Microsoft Azure PowerShell Integration

As nice as the two Azure management portals are (the new one is still in beta) nothing quite beats the ability to manage things through a CLI.

PowerShell being the Microsoft ‘go to’ I wanted to get myself setup to access Azure through the ISE to make things easier.

There is a good guide on Microsoft’s Azure site –

As always I’m going to put my own notes here for reference.


First and perhaps obviously you must have a subscription to Azure, this is what you are connecting with via PowerShell. Microsoft offer two methods of connecting to your Azure account, one is Azure AD and the second is via a certificate.

You need to install the Azure PowerShell cmdlet pack which is available here –

I chose to download the Windows Standalone installer.

Azure Active Directory Method

Microsoft recommend using the Azure AD method, where possible you should choose this over the second method.

Open PowerShell, or the PowerShell ISE (my preference) and use the cmdlet Add-AzureAccount

PS C:\Windows\system32> Add-AzureAccount

This will cause a new window to open, enter the e-mail address associated with your Azure subscription –

01 Sign In to Windows Azure PowerShell Popup

The next option will display if your account is associated with more than one account, select the account that you are connecting with to continue –

02 Sign In to Windows Azure PowerShell Popup Personal or Work

The next window will prompt for your password to authenticate you –

03 Sign In to Windows Azure PowerShell PopupIf you have enabled two-step verification you will be prompted to enter the code on your authenticator app –

04 Sign In to Windows Azure PowerShell PopupAssuming all steps complete successfully your PowerShell prompt will return a success –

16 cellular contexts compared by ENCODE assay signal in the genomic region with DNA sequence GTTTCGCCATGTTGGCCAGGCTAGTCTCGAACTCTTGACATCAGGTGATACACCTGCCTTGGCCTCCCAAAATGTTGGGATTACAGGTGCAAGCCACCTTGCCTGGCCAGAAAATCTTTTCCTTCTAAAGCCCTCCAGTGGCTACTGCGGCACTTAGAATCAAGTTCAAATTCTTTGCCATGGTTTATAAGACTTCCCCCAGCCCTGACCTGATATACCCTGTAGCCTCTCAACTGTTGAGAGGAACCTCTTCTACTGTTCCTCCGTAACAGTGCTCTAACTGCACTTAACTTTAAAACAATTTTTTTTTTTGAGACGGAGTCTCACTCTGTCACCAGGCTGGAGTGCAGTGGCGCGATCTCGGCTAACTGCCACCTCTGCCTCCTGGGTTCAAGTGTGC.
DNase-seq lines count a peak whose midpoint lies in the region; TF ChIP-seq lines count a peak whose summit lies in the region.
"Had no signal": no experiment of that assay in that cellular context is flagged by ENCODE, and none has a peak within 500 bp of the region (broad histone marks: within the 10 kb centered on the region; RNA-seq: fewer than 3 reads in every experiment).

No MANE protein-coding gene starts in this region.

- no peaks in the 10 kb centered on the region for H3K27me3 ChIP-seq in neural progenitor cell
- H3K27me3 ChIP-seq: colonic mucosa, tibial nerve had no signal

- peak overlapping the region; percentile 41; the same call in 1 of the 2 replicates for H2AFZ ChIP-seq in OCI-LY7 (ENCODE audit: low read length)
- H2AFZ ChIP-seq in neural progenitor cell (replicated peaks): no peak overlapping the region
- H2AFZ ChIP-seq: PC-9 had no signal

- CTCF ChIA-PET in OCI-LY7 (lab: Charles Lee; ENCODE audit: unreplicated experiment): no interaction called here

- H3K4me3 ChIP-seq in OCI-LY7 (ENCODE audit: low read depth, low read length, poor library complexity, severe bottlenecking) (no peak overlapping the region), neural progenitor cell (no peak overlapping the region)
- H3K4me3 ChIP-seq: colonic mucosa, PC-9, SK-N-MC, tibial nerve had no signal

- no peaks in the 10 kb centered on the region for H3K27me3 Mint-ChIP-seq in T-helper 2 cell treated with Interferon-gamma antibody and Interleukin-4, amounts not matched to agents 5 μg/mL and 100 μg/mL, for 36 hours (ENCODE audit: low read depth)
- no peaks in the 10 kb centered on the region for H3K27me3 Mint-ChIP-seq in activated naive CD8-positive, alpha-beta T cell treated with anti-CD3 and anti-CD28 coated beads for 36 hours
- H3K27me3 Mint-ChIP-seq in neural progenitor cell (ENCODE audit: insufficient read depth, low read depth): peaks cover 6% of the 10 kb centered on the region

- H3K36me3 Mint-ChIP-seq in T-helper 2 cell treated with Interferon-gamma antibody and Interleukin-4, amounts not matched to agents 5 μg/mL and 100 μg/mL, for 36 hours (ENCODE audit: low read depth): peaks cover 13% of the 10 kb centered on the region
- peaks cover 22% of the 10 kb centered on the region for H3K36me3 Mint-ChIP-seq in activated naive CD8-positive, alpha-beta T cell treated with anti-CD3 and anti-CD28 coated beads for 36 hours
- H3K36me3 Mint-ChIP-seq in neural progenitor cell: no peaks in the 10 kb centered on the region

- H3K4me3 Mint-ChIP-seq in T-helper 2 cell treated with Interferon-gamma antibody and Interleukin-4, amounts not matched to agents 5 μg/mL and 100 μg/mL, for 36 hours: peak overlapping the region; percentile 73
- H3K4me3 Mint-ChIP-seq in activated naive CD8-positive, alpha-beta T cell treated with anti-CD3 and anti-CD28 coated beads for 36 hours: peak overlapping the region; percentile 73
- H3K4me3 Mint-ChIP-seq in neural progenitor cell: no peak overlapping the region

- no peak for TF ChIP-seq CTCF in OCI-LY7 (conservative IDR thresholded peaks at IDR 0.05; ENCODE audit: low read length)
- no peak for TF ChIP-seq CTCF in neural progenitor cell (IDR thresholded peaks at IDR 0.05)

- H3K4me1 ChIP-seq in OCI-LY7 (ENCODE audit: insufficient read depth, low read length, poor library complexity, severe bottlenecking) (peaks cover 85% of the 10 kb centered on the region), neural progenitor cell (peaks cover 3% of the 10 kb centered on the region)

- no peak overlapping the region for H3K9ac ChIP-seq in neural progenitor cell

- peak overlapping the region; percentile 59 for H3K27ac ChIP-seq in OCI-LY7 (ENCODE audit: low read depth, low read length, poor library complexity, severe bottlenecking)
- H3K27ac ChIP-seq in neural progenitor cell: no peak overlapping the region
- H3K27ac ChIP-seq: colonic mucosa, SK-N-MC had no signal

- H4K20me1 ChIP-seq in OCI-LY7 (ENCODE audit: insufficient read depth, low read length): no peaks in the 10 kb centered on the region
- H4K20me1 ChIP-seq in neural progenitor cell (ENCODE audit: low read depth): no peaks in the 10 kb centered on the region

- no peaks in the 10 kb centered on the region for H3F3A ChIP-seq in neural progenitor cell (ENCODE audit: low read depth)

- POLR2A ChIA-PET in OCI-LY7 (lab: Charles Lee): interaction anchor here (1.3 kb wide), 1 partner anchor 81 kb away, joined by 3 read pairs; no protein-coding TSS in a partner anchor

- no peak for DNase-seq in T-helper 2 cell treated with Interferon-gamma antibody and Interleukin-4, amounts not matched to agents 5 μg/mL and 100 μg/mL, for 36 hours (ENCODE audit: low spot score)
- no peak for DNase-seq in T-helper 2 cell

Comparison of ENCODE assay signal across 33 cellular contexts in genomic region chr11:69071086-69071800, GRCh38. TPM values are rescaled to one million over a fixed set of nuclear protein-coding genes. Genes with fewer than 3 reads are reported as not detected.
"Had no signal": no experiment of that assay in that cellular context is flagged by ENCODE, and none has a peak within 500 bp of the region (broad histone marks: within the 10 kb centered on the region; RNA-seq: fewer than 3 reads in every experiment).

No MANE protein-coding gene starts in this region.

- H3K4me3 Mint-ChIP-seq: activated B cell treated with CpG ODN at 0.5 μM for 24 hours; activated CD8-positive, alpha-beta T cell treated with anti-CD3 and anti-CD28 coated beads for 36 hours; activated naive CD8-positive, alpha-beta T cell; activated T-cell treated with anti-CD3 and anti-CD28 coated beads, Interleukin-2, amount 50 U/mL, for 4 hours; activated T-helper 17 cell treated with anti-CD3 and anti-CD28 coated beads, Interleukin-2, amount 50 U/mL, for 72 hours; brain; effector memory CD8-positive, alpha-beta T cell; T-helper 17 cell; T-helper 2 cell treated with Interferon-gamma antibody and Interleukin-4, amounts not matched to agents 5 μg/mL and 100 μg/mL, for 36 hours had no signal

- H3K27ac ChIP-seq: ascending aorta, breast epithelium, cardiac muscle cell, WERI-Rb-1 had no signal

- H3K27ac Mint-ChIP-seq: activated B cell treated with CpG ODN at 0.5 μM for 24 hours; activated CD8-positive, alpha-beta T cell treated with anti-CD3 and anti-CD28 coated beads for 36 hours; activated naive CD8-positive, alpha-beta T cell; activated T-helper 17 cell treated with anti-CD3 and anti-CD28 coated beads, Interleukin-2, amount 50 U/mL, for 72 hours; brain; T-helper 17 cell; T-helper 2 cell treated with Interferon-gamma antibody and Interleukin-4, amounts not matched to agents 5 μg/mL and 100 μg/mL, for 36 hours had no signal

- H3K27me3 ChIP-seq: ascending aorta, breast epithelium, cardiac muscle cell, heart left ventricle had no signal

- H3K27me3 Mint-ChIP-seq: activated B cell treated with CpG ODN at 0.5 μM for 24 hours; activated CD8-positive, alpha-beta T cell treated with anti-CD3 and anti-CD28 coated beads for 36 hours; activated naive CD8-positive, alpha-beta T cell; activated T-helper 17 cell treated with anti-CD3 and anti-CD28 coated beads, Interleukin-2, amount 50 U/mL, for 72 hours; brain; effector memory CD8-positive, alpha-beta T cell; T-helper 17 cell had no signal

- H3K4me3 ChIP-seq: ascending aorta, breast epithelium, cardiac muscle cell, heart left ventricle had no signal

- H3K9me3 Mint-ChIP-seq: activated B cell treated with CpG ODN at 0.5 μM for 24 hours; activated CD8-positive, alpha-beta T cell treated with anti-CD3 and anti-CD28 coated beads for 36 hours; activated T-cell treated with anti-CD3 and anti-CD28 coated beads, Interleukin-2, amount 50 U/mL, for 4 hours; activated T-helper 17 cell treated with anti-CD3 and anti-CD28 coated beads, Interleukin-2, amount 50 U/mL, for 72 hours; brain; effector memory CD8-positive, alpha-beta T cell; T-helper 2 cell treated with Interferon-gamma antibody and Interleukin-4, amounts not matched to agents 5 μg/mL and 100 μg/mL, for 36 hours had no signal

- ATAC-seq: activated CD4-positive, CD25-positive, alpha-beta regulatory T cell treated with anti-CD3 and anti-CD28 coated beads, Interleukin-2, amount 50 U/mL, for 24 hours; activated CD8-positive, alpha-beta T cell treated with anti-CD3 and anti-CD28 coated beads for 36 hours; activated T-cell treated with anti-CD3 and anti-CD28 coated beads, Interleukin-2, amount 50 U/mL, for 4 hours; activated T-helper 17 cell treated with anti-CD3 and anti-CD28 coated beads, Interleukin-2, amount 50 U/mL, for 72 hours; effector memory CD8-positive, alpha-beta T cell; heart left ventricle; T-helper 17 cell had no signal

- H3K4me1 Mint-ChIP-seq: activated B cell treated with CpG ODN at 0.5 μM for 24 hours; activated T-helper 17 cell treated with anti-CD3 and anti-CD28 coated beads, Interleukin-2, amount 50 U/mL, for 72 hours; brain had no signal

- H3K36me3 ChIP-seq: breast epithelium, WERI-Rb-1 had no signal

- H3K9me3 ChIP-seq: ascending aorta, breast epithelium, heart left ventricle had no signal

Id                     Type       Subscriptions                         Tenants
--                     ----       -------------                         -------
[email protected]     User       aaaaaaaa-bbbb-cccc-dddd-eeeeeeeeeeee  aaaaaaaa-bbbb-cccc-dddd-eeeeeeeeeeee


Certificate Method

This is the second method available to users, adding my Azure subscription via the certificate was very easy.

Open PowerShell, or the PowerShell ISE (my preference) and use the cmdlet Get-AzurePublishSettingsFile

PS C:\Windows\system32> Get-AzurePublishSettingsFile

Once you run the command a new web page window will open and you will be prompted to save the certificate file –

Download Azure Certificate


Save the file to your machine and then return to PowerShell and run the cmdlet Import-AzurePublishSettingsFile

The file itself is a simple XML file which you can view in a text editor if interested. The text will look something like this –

<?xml version="1.0" encoding="utf-8"?>
      Name="Visual Studio Ultimate with MSDN"
      ManagementCertificate="certificateDataRemoved" />


I have removed the certificate data, if you are familiar with the way an x.509 certificate file looks in a text editor then that is exactly what you would see as one long string.

You can either run the cmdlet without any arguments in which case you will be prompted for the location or you can use the -PublishSettingsFile parameter to define the location.

With parameter defined –

Import-AzurePublishSettingsFile -PublishSettingsFile 'c:\users\alexbytes\desktop\Azure\Visual Studio Ultimate with MSDN-4-17-2015-credentials.publishsettings'

Without parameter defined –

PS C:\Windows\system32> Import-AzurePublishSettingsFile
cmdlet Import-AzurePublishSettingsFile at command pipeline position 1
Supply values for the following parameters:
(Type !? for Help.)
PublishSettingsFile: 'c:\users\alexbytes\desktop\Azure\Visual Studio Ultimate with MSDN-4-17-2015-credentials.publishsettings'

Once you have run the command you should (all being well) receive a prompt similar to the one below –


Id          : aaaaaaaa-bbbb-cccc-dddd-eeeeeeeeeeee
Name        : Visual Studio Ultimate with MSDN
Environment : AzureCloud
Properties  : {[SupportedModes, AzureServiceManagement]}



Now that we are connected we can try an Azure cmdlet to see what info we get back. Let’s use the Get-AzureVM cmdlet –

PS C:\Windows\system32> Get-AzureVM
ServiceName                                  Name                                        Status                                    
-----------                                  ----                                        ------                                    
Service01                                    VM01                                    StoppedDeallocated                        
Service02                                    VM02                                     ReadyRole


Microsoft Azure PowerShell has a huge range of cmdlets and the full reference for them can be found at this link –

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